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Appears in Collections:Aquaculture eTheses
Title: Studies on the characterisation and detection of Piscirickettsia salmonis
Author(s): Yuksel, Sema
Issue Date: 2003
Publisher: University of Stirling
Abstract: Piscirickettsia salmonis, the aetiological agent of piscirickettsiosis, has recently been responsible for significant disease outbreaks in a variety of economically important freshwater and seawater fish species cultured worldwide. The development of effective control strategies for the disease has been limited due to a lack of knowledge about the physiology, intracellular growth, transmission and pathogenesis of the organism. It is also notknown how P. salmonis isolates differ when isolated from different locations and from different fish species. The aim of the present study was to characterise phenotypic and serological differences between various P. salmonis isolates. The growth of these isolates in vitro was also examined together with their virulence and their pathogenesis. The antibody response of fish to live and killed P. salmonis was examined in an attempt to understand the antigenicity of the organism, and various diagnostic techniques were developed as a means of controlling the disease. A simple and effective method for the purification of P. salmonis from fish cells to examine the antigenic properties of P. salmonis was developed. P. salmonis purified using differential pelleting and 30% Percoll (v/v) gradient gave yields with the highest purity and the highest infectivity. Fish cell lines were used to examine growth characteristics of P. salmonis isolates in vitro. It appears that P. salmonis has a 3-5 days (d) lag-phase and an 8 d log-phase of exponential growth in CHSE-214 cells. When the susceptibility of different fish cell lines to different P. salmonis isolates were compared, the highest TCID50 ml-1 was obtained in CHSE- 214, SHK-1 and EPC cells. The antigenic structure of the ten P. salmonis isolates was analysed using SDS-PAGE. P. salmonis isolates shared many bands but did appear to have differences in the low molecular weight regions of their profiles. Silver staining of Proteinase-K digested P. salmonis isolates showed that all isolates contained carbohydrate moieties below 30 kDa. Further characterisation of these was performed using a glycoprotein determination kit and a number of different biotin-labelled lectins. The SDS-PAGE profile of isolate R-29 appeared different when passaged three times through fish cell lines. The bacteria grown in CHSE-214, EPC and SBL cells, which showed a higher susceptibility to the bacterium, had more material in the lower region of the gel than bacteria recovered from less susceptible BF-2 and RTG-2 cells where the bands in this region had disappeared. A nested polymerase chain reaction (N-PCR) was used to differentiate different P. salmonis isolates. Isolate R-29 was the only isolate which resulted in a PCR product different to that of the other isolates examined. A whole cell preparation of purified P. salmonis (type strain LF-89) was used to prepare a rabbit polyclonal antibody and six monoclonal antibodies. These antibody probes were used to compare the antigenicity between P. salmonis isolates. Major antigens of P. salmonis were observed at 95, 72, 60, 36, 32 and 20 kDa in Western blot (WB) analysis. The antibodies were also used to develop a variety of antibody-based tests for the more specific determination of the pathogen. A number of staining methods was also tried in an attempt to establish a rapid diagnostic method for piscirickettsiosis. The virulence of P. salmonis isolates was compared in an experimental infection of Atlantic salmon. It was possible to re-isolate the bacterium from infected kidney tissue during the first 4 weeks post-inoculation (wpi) and to detect by ELISA in the kidney of fish sampled 8 wpi. The histopathology observed was similar to that seen during natural outbreaks of piscirickettsiosis. No obvious difference was seen in the pathology between the different isolates used in the experimental infection. Atlantic salmon were immunised with heat-killed preparation of various P. salmonis isolates. The highest antibody response was obtained in sera raised against P. salmonis isolate R-29. This was also found to be the case in fish infected with live R-29 compared with other P. salmonis isolates. Sera from fish either challenged with live bacteria or immunised with heat-killed bacteria were examined in WB analysis. Proteins between 30-60 kDa appeared to be recognised with sera raised against live P. salmonis, unlike the sera raised against heat-killed P. salmonis, except for a strong reaction with the band seen at 60 kDa with sera from fish immunised with isolate R-29. Other bands at 95,72 and 20 kDa were recognised by the fish sera raised against either heat-killed P. salmonis or the live bacteria. For the first time, phage particles were observed to be associated with rickettsia infecting fish. Attempts were made to identify and characterise the phages in this study with a view to using them in the control of P. salmonis. The significance of the characterisation of P. salmonis isolates and the development of tests to detect and identify the pathogen carried out in this study is discussed within this thesis, together with further research which may lead to the development of successful control strategies for piscirickettsiosis.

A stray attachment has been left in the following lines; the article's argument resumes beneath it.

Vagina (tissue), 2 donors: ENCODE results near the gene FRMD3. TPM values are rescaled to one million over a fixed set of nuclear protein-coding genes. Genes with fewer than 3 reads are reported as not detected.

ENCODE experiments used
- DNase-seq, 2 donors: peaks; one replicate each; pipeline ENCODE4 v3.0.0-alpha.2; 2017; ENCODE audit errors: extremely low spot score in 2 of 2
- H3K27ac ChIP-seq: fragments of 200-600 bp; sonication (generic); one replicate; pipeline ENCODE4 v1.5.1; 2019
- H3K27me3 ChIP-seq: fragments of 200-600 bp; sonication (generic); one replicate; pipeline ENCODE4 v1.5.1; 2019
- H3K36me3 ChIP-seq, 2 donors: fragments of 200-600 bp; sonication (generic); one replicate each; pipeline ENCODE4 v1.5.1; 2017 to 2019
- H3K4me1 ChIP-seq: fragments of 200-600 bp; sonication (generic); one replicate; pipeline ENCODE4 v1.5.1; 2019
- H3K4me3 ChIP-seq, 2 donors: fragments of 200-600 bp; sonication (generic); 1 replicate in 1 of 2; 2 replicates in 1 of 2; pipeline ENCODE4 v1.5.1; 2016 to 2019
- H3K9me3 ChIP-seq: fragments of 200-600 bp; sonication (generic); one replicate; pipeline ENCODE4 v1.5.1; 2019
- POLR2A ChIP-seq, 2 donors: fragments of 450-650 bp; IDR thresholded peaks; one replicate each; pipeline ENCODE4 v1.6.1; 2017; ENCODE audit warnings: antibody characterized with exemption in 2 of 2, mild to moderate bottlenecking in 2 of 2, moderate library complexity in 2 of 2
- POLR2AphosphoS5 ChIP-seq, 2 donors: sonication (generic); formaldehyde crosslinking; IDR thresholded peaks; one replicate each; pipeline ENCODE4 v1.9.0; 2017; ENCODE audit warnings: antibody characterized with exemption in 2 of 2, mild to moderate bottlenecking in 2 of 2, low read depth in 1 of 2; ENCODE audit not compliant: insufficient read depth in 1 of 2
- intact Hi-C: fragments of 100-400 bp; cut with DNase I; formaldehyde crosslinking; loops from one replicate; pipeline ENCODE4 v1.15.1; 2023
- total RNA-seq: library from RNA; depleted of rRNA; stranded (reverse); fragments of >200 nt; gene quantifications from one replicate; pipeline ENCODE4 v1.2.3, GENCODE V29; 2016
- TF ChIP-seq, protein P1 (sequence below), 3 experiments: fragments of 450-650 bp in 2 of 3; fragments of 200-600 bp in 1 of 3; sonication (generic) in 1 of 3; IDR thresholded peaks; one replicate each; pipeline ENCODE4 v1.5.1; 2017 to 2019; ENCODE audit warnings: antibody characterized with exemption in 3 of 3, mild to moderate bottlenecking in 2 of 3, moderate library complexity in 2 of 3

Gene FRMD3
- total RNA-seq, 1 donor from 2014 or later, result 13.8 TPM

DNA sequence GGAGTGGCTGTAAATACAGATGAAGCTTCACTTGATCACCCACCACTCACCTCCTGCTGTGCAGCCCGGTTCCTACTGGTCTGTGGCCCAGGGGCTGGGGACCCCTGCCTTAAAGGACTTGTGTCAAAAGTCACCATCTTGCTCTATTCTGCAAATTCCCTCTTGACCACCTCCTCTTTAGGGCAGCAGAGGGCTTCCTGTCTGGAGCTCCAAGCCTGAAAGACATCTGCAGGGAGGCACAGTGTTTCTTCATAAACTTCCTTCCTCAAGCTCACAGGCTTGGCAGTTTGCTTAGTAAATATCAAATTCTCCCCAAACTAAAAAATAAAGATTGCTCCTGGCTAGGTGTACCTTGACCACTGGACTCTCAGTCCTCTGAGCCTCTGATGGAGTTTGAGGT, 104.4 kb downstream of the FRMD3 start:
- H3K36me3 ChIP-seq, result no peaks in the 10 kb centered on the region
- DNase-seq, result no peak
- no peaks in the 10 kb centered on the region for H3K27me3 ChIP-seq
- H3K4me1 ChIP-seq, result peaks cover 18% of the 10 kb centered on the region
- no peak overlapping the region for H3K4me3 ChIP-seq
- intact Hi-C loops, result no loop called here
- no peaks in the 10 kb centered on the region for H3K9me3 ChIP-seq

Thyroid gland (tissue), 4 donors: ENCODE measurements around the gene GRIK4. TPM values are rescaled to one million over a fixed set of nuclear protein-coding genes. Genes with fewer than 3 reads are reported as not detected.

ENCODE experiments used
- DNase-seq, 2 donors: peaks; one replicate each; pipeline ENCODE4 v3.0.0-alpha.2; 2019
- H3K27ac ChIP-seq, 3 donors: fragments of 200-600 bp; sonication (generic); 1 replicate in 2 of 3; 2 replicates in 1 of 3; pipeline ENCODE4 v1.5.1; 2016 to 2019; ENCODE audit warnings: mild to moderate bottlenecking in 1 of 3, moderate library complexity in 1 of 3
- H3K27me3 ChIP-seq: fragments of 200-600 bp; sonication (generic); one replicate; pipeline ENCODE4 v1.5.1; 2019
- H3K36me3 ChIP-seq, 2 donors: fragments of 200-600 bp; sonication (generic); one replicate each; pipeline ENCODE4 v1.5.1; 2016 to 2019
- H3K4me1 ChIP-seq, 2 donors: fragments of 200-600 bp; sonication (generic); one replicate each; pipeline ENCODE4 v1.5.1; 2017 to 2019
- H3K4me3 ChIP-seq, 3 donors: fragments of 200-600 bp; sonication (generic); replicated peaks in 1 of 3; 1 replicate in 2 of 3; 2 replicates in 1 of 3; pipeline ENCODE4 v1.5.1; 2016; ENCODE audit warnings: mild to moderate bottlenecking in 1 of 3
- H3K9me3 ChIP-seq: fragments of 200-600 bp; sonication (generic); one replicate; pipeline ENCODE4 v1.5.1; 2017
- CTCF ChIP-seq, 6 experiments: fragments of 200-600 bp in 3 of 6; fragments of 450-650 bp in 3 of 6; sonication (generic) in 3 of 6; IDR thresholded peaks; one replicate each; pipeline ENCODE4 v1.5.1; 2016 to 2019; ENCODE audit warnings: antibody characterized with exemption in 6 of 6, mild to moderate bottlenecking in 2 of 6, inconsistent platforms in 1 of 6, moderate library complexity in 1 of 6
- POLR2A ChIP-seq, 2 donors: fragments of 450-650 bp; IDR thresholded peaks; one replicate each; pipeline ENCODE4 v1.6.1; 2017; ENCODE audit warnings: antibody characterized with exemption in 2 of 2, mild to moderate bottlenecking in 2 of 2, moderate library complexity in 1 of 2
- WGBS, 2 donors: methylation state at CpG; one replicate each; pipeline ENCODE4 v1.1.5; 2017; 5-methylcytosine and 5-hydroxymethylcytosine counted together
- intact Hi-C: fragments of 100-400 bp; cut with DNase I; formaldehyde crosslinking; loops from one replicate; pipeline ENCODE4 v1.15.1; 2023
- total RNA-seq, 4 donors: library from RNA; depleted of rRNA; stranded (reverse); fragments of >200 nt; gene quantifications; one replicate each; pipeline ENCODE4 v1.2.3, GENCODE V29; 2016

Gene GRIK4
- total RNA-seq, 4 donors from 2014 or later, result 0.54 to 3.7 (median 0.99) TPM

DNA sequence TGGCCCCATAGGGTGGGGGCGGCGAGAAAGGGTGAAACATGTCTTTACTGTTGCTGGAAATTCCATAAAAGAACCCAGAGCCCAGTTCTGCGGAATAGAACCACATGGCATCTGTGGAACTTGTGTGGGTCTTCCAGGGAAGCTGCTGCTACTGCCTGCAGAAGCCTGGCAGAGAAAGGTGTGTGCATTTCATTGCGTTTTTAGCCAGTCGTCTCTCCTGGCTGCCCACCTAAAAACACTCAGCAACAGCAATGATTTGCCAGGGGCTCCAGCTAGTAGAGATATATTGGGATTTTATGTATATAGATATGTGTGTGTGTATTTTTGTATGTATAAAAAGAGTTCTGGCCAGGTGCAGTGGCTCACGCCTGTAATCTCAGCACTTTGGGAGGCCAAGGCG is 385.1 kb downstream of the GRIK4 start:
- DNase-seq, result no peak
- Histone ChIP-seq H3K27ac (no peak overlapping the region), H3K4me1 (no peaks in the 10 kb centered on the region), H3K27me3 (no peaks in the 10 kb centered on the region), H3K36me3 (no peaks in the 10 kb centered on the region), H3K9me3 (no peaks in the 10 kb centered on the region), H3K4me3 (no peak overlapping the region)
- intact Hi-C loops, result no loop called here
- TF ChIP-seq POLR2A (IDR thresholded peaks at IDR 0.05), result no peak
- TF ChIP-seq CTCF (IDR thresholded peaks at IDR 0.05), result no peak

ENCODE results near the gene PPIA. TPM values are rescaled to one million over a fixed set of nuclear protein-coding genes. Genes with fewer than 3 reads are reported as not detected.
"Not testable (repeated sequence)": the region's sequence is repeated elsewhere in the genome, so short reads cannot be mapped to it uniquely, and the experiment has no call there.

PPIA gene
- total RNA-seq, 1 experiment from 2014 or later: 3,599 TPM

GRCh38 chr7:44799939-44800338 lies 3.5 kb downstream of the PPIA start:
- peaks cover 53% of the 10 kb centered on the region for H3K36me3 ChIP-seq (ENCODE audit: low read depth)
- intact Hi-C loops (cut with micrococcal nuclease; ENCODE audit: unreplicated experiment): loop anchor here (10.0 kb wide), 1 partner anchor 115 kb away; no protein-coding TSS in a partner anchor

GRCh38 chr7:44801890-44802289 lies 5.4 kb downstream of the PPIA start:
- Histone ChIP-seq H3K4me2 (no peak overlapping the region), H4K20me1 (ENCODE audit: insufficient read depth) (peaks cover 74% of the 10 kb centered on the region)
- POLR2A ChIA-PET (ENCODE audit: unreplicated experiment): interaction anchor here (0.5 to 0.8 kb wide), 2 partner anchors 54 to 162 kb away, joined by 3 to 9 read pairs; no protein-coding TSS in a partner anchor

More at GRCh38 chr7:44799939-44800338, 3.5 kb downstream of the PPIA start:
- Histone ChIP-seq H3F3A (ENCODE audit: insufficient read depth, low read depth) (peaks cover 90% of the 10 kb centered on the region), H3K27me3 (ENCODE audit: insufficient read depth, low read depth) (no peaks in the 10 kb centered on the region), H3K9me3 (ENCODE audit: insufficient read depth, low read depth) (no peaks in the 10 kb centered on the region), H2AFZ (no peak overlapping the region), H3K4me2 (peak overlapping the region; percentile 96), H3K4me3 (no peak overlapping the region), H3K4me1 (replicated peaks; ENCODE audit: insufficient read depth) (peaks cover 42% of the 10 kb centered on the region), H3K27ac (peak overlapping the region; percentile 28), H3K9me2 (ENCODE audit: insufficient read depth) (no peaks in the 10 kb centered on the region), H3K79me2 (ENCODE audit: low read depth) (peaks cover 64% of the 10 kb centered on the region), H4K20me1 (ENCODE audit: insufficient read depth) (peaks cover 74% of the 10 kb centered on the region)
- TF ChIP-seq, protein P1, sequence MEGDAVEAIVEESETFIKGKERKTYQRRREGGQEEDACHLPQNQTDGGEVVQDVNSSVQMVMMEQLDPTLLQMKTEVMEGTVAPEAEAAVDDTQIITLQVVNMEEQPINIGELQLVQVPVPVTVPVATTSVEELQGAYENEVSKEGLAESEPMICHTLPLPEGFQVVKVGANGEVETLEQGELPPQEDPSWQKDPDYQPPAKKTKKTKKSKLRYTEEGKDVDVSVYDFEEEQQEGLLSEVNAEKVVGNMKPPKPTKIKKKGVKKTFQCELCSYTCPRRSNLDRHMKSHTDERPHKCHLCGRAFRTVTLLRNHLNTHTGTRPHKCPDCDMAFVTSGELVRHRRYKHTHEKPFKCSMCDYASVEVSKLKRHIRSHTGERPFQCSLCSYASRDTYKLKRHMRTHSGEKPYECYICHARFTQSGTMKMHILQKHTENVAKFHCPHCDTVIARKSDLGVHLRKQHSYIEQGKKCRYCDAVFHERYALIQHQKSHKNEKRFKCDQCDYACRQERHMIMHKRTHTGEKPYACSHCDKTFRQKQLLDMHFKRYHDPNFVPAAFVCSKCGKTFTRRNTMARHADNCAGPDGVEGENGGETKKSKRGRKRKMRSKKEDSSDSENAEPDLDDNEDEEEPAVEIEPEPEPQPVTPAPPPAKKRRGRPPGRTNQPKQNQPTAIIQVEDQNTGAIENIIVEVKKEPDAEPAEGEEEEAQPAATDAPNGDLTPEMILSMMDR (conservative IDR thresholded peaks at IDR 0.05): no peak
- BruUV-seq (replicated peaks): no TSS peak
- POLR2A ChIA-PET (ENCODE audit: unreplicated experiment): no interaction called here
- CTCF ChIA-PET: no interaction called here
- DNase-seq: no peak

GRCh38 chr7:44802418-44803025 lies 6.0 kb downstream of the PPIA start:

Type: Thesis or Dissertation

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